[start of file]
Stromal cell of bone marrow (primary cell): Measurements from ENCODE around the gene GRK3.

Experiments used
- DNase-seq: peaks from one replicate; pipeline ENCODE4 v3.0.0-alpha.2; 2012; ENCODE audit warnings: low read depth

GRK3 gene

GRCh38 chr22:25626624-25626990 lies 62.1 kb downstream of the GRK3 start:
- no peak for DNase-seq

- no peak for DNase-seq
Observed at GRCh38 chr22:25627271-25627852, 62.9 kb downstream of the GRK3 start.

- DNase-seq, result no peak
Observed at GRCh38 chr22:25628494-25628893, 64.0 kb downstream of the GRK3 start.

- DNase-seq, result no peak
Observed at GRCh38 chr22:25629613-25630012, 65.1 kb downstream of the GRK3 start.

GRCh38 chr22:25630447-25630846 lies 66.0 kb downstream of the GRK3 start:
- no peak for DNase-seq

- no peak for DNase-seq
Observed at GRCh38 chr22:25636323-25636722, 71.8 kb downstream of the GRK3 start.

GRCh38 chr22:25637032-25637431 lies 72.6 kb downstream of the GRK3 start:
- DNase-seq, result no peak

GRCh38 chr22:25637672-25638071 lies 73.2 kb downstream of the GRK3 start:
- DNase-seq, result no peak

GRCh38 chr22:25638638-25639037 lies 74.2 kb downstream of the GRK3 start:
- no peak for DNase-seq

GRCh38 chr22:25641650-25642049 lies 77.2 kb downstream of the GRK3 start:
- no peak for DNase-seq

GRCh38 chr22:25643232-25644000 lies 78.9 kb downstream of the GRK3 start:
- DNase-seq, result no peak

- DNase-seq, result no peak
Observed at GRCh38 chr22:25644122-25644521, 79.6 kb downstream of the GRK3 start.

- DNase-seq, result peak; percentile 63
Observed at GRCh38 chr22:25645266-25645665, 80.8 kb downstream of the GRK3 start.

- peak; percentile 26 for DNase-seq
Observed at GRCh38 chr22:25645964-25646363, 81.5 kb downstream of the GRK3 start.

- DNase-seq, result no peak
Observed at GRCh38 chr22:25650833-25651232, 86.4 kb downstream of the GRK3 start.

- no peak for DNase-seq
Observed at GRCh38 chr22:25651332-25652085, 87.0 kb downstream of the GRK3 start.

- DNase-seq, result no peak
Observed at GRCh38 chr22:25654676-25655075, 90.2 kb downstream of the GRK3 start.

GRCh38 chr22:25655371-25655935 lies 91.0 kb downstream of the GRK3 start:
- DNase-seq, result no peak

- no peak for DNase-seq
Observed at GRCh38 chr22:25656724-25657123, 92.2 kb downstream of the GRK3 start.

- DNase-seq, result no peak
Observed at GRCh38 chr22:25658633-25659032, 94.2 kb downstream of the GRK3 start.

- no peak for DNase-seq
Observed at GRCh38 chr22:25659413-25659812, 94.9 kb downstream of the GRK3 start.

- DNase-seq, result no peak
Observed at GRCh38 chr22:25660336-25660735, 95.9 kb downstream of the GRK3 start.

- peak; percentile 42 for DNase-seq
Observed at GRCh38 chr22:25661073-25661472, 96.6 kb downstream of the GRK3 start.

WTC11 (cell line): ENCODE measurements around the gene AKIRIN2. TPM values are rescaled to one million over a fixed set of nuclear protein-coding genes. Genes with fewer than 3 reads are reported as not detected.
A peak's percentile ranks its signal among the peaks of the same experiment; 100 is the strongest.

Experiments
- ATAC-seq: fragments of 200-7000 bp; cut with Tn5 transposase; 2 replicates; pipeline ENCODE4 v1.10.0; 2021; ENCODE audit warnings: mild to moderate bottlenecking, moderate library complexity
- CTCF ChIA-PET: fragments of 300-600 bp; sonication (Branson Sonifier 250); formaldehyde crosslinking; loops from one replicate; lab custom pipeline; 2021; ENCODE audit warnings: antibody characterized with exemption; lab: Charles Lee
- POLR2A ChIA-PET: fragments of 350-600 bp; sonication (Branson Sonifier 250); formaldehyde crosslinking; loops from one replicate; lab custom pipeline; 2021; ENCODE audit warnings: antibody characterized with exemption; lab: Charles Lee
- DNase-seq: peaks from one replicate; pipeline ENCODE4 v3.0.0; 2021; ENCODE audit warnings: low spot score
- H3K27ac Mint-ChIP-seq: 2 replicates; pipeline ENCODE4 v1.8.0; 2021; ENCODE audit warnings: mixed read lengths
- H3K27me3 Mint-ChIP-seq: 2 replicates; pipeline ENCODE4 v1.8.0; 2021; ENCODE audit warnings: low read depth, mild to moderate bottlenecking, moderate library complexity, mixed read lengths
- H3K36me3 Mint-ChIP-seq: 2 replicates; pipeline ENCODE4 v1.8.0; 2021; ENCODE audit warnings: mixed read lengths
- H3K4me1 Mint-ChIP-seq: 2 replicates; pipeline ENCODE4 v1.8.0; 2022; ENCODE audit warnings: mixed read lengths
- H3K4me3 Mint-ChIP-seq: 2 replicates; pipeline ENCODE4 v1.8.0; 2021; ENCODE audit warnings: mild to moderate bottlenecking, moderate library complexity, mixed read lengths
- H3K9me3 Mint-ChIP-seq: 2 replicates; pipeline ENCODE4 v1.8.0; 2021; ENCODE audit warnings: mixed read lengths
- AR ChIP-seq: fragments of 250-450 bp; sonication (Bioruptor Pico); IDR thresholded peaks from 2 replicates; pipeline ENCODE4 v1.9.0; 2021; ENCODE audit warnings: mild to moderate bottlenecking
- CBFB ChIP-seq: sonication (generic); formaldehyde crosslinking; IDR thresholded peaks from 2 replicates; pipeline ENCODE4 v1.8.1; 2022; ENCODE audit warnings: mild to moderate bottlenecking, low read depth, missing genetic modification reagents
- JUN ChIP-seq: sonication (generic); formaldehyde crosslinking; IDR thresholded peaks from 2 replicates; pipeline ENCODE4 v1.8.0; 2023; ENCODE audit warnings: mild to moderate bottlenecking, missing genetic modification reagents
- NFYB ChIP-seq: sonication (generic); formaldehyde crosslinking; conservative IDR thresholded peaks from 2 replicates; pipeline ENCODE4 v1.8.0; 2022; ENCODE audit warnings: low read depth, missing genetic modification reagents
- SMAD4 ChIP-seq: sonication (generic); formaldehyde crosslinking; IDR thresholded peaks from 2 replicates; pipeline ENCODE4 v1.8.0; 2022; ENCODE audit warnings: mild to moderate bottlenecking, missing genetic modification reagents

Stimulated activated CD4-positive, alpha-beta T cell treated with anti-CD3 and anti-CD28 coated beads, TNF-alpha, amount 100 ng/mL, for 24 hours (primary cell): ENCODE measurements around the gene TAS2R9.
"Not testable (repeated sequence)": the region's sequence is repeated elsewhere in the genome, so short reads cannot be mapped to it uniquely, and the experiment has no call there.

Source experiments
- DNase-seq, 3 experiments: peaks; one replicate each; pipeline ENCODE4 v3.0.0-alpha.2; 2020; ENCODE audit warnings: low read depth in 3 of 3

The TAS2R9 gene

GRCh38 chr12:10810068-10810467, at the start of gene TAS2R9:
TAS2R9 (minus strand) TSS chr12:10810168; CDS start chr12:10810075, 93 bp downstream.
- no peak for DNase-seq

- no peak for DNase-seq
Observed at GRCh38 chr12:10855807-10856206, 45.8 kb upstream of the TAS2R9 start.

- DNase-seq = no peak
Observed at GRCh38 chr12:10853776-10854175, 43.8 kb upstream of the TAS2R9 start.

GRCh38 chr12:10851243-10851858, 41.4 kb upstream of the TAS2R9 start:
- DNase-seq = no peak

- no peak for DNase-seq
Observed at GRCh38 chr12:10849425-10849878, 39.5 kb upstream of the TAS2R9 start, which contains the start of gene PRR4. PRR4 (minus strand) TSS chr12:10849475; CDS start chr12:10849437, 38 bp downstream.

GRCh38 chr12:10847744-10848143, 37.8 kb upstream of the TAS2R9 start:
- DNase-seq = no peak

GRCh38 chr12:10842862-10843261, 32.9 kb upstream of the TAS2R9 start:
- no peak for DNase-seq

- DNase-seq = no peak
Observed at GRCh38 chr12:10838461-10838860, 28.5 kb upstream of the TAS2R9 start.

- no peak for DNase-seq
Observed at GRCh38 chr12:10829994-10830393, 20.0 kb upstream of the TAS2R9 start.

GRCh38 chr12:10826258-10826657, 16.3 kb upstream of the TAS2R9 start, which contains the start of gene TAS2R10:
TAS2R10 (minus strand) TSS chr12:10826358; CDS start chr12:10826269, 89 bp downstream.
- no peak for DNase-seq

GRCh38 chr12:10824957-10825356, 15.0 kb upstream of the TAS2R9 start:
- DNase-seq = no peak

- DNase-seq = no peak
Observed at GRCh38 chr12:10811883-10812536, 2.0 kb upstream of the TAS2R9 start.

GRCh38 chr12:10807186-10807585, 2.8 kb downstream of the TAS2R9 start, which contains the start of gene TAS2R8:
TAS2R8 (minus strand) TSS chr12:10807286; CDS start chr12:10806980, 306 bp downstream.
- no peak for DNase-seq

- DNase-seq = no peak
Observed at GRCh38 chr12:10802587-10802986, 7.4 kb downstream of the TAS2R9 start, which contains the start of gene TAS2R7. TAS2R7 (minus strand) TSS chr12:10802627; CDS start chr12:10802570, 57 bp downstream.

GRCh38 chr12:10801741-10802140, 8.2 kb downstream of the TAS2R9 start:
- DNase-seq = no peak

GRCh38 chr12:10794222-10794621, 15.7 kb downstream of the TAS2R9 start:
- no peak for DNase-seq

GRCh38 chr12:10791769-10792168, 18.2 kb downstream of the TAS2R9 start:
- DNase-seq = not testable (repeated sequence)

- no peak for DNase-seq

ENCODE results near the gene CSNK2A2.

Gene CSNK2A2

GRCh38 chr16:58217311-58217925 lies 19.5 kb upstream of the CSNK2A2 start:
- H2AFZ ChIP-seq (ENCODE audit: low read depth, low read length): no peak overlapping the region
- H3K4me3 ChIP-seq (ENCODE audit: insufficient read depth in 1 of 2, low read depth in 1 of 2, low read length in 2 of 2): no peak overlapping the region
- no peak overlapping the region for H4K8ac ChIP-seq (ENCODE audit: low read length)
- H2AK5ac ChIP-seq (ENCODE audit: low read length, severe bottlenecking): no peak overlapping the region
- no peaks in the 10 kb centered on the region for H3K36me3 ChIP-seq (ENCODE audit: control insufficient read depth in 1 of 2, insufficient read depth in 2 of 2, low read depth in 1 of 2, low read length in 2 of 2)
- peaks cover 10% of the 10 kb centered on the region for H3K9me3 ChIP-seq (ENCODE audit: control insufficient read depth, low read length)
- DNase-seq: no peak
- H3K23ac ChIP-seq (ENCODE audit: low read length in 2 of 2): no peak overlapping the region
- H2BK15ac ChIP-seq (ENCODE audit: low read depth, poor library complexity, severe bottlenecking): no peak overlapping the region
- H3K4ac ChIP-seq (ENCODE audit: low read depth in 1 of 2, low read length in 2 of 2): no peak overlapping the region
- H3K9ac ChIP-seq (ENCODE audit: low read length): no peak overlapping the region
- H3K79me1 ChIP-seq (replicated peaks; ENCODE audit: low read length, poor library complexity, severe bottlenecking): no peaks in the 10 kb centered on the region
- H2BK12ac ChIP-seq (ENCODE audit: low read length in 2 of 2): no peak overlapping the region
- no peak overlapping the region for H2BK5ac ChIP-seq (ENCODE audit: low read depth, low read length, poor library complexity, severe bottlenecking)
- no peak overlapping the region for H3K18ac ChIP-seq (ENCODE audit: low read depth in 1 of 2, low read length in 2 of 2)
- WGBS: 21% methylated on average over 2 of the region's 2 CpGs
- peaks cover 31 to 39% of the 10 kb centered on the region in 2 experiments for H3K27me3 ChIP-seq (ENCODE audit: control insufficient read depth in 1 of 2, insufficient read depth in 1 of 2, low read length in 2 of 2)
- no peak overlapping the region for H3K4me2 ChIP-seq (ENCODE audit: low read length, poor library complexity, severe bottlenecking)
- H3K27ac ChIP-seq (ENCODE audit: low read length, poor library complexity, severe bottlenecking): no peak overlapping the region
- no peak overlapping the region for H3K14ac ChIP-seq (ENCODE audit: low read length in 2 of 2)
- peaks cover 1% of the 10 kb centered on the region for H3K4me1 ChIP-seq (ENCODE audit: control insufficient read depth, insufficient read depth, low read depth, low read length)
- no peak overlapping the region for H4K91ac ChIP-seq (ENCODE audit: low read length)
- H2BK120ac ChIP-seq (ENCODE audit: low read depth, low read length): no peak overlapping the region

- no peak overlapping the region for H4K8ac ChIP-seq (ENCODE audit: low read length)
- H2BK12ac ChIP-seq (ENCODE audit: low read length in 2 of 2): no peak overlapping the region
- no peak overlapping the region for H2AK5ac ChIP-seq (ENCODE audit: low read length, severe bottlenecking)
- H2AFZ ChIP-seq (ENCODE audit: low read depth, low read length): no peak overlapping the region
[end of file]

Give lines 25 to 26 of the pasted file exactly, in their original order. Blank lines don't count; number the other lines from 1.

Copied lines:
GRCh38 chr22:25643232-25644000 lies 78.9 kb downstream of the GRK3 start:
- DNase-seq, result no peak